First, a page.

Beyond that oddity, there isn’t a whole lot going on in the aroma. There’s a touch of orange citrus and some sweetness in there but, otherwise, nothing particularly remarkable.
Taking a sip, there’s definitely the common vanilla and caramel flavors that you would expect from a whiskey… but not a whole lot of the pepper spice that exemplifies a rye whiskey. It tastes washed out and flat, not quite bland but approaching that level.
On the aftertaste, though, I do get a bit of that peppery aspect; however, it is overpowered by a weird flavor reminiscent of Nilla Wafers.
I feel like the whiskey heard me calling it bland and uninteresting and responded “hold my beer.” This is pretty much just a glass of mildly flavored alcoholic water at this point, which I guess is a technically accurate description of whiskey… but not a particularly flattering one. There’s a touch of vanilla and caramel way in the background, but that’s the extent of the flavors.
Amazingly, there’s even a bit of bitterness that has made its way into the spirit with the ice. Which is strange because the addition of ice usually hides any bitter or unpleasant flavors.
Cocktail (Old Fashioned)
At first, things actually seem pretty good.
There are the vanilla and caramel flavors up front, which balance out the angostura bitters. Overall, it’s a drinkable cocktail… but then the aftertaste kicks in. And it’s nothing but bitterness. Really, just a waste of some good bitters at this point.
(And I’m still blaming the bitters at this point, not the spirit — but just wait until we get to the next drink…)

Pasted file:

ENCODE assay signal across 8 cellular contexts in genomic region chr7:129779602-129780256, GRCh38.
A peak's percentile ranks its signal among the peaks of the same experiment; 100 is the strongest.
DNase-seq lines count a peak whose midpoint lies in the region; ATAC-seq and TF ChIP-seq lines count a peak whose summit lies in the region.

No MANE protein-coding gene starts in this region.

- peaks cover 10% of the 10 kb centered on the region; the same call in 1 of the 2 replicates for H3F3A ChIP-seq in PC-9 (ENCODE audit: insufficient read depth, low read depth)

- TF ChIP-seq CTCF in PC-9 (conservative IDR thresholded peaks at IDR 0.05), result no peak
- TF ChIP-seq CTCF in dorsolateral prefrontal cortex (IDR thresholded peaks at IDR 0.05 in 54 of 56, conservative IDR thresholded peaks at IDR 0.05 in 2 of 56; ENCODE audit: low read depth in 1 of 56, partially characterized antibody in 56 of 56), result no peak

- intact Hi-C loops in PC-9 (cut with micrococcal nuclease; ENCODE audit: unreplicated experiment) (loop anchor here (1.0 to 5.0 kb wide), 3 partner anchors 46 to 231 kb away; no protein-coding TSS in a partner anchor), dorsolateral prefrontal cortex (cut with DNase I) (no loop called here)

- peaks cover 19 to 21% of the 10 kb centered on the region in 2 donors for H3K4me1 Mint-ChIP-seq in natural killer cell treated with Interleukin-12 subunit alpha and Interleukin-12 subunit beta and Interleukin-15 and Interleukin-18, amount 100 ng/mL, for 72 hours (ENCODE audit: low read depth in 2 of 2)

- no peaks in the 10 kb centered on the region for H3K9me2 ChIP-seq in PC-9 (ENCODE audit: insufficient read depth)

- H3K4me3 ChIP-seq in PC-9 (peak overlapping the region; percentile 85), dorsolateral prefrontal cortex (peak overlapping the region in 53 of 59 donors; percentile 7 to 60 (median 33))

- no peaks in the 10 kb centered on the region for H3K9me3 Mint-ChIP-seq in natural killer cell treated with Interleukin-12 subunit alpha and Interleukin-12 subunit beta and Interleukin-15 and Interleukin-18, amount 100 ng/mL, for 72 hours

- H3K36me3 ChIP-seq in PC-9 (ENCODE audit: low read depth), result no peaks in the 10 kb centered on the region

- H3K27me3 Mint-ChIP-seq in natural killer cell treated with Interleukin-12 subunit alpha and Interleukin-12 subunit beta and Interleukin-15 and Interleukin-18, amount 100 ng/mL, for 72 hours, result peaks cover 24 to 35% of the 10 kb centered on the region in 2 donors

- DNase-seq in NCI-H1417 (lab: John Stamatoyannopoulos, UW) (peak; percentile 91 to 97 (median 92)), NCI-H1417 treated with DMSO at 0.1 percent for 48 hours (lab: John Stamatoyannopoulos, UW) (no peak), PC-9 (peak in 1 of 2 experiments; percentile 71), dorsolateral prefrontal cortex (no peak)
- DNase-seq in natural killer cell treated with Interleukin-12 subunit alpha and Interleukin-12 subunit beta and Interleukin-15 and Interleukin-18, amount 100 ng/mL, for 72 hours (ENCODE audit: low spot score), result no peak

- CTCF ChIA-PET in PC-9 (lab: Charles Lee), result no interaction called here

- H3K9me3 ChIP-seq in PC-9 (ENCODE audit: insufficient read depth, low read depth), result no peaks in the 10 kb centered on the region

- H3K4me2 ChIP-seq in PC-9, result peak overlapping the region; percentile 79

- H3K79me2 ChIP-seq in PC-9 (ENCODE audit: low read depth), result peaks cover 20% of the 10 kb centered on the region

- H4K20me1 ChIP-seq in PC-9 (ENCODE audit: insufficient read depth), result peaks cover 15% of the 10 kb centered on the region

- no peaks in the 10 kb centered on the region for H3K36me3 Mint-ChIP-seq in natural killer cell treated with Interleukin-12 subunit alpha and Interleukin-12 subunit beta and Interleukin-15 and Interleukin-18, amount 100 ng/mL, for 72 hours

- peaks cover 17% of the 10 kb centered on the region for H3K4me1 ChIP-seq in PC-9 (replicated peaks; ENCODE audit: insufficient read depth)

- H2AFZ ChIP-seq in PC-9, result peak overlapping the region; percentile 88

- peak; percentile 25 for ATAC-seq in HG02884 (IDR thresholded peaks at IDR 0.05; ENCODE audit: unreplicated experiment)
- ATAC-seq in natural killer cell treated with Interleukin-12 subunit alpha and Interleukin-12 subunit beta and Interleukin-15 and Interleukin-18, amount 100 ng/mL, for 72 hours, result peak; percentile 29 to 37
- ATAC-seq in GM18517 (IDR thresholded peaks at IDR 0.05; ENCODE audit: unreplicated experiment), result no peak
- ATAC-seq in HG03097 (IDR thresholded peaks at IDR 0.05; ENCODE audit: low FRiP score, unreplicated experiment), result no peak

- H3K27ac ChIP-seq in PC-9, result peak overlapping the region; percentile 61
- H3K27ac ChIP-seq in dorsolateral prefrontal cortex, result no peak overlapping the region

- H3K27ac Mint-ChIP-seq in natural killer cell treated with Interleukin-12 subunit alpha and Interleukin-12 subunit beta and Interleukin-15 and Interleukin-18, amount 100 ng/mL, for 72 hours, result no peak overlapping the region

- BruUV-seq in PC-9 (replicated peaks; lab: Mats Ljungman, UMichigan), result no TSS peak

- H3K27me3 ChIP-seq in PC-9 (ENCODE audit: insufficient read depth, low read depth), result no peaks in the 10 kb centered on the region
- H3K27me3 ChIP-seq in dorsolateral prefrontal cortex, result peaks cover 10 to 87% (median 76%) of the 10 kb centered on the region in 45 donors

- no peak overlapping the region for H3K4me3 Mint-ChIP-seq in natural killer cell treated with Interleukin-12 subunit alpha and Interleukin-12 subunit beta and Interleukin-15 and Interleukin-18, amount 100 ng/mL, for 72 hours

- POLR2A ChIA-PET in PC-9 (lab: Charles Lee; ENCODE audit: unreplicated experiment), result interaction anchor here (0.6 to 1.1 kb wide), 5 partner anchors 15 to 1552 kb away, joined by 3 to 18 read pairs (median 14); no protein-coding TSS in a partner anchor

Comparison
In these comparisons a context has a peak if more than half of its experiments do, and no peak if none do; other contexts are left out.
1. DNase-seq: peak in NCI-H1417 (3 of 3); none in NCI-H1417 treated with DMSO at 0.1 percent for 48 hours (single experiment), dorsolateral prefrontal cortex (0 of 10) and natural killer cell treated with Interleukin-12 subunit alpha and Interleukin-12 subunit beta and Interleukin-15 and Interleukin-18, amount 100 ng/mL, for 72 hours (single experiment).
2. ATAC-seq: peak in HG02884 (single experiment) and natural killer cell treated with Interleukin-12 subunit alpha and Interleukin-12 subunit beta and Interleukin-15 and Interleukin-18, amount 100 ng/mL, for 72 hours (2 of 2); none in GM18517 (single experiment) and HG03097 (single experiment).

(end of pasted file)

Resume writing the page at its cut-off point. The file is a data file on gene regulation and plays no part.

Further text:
Worse than being bland, this is aggressively bitter. Usually, I praise a whiskey for adding something to a mule, but in this case there’s nothing but stale Nilla wafers and bitterness. It throws the whole thing way out of balance and, in general… is not great.
As for the aftertaste, that bitterness hangs around and ruins that as well. There’s no escape, except pouring it down the sink.
I like the story and the concept, but the whiskey is as bitter as the old man on the label. There’s nothing of note or value here, although I really wish there were. It seems like a prime brand to make a really great rye whiskey and brand / distribute under… but I’m not sure if they are unfotunately actively seeking out the lower end of the market, staying too true to the original recipe, or both.
This belongs in a museum with a strict “look, don’t touch” policy.
|Old Overholt Straight Rye Whiskey
Kentucky, United States
Classification: Straight Rye Whiskey
Aging: No Age Statement (NAS)
Proof: 40% ABV
Price: $16.49 / 750 ml
Overall Rating: 1/5
I like rye. I like straight rye. But I don’t like this.